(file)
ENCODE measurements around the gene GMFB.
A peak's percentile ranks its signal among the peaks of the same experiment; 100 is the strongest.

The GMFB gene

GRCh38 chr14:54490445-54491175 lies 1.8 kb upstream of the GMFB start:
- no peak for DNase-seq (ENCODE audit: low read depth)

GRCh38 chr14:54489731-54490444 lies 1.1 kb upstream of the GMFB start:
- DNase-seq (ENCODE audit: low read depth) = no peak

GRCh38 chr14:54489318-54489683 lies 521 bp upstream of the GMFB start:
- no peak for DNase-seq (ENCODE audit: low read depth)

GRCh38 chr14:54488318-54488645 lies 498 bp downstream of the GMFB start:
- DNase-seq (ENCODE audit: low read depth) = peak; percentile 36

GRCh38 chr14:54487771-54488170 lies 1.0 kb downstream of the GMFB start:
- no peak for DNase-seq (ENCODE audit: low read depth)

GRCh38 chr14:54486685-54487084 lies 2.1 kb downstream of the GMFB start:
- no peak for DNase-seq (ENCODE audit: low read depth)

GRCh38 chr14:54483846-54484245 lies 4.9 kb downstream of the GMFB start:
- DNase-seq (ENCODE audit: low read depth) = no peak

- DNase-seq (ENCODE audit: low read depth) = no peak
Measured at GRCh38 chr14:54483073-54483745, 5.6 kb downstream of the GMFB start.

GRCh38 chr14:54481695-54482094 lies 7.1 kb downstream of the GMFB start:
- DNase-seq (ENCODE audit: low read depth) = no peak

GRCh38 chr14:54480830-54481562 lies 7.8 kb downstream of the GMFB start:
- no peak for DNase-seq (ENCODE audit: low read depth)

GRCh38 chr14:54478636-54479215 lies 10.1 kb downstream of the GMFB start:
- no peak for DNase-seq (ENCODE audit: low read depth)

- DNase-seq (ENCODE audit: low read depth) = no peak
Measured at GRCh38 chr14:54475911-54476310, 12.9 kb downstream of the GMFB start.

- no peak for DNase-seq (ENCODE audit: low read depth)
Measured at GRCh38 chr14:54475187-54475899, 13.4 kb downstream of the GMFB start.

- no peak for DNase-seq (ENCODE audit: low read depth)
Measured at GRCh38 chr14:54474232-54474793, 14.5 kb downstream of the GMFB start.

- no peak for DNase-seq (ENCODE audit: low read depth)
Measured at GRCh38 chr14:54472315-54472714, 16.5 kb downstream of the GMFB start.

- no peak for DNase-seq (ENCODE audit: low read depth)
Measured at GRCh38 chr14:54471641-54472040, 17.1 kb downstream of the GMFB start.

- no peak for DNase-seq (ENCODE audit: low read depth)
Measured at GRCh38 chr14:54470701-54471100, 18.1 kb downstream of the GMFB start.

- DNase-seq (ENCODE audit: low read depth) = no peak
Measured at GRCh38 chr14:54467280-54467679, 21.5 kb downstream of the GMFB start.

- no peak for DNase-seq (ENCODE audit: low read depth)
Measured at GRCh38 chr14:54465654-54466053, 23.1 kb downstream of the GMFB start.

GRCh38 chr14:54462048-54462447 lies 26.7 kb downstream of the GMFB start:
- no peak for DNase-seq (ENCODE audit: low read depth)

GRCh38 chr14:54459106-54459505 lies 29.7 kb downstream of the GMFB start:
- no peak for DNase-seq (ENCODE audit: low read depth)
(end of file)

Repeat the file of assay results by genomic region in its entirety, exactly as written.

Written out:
ENCODE measurements around the gene GMFB.
A peak's percentile ranks its signal among the peaks of the same experiment; 100 is the strongest.

The GMFB gene

GRCh38 chr14:54490445-54491175 lies 1.8 kb upstream of the GMFB start:
- no peak for DNase-seq (ENCODE audit: low read depth)

GRCh38 chr14:54489731-54490444 lies 1.1 kb upstream of the GMFB start:
- DNase-seq (ENCODE audit: low read depth) = no peak

GRCh38 chr14:54489318-54489683 lies 521 bp upstream of the GMFB start:
- no peak for DNase-seq (ENCODE audit: low read depth)

GRCh38 chr14:54488318-54488645 lies 498 bp downstream of the GMFB start:
- DNase-seq (ENCODE audit: low read depth) = peak; percentile 36

GRCh38 chr14:54487771-54488170 lies 1.0 kb downstream of the GMFB start:
- no peak for DNase-seq (ENCODE audit: low read depth)

GRCh38 chr14:54486685-54487084 lies 2.1 kb downstream of the GMFB start:
- no peak for DNase-seq (ENCODE audit: low read depth)

GRCh38 chr14:54483846-54484245 lies 4.9 kb downstream of the GMFB start:
- DNase-seq (ENCODE audit: low read depth) = no peak

- DNase-seq (ENCODE audit: low read depth) = no peak
Measured at GRCh38 chr14:54483073-54483745, 5.6 kb downstream of the GMFB start.

GRCh38 chr14:54481695-54482094 lies 7.1 kb downstream of the GMFB start:
- DNase-seq (ENCODE audit: low read depth) = no peak

GRCh38 chr14:54480830-54481562 lies 7.8 kb downstream of the GMFB start:
- no peak for DNase-seq (ENCODE audit: low read depth)

GRCh38 chr14:54478636-54479215 lies 10.1 kb downstream of the GMFB start:
- no peak for DNase-seq (ENCODE audit: low read depth)

- DNase-seq (ENCODE audit: low read depth) = no peak
Measured at GRCh38 chr14:54475911-54476310, 12.9 kb downstream of the GMFB start.

- no peak for DNase-seq (ENCODE audit: low read depth)
Measured at GRCh38 chr14:54475187-54475899, 13.4 kb downstream of the GMFB start.

- no peak for DNase-seq (ENCODE audit: low read depth)
Measured at GRCh38 chr14:54474232-54474793, 14.5 kb downstream of the GMFB start.

- no peak for DNase-seq (ENCODE audit: low read depth)
Measured at GRCh38 chr14:54472315-54472714, 16.5 kb downstream of the GMFB start.

- no peak for DNase-seq (ENCODE audit: low read depth)
Measured at GRCh38 chr14:54471641-54472040, 17.1 kb downstream of the GMFB start.

- no peak for DNase-seq (ENCODE audit: low read depth)
Measured at GRCh38 chr14:54470701-54471100, 18.1 kb downstream of the GMFB start.

- DNase-seq (ENCODE audit: low read depth) = no peak
Measured at GRCh38 chr14:54467280-54467679, 21.5 kb downstream of the GMFB start.

- no peak for DNase-seq (ENCODE audit: low read depth)
Measured at GRCh38 chr14:54465654-54466053, 23.1 kb downstream of the GMFB start.

GRCh38 chr14:54462048-54462447 lies 26.7 kb downstream of the GMFB start:
- no peak for DNase-seq (ENCODE audit: low read depth)

GRCh38 chr14:54459106-54459505 lies 29.7 kb downstream of the GMFB start:
- no peak for DNase-seq (ENCODE audit: low read depth)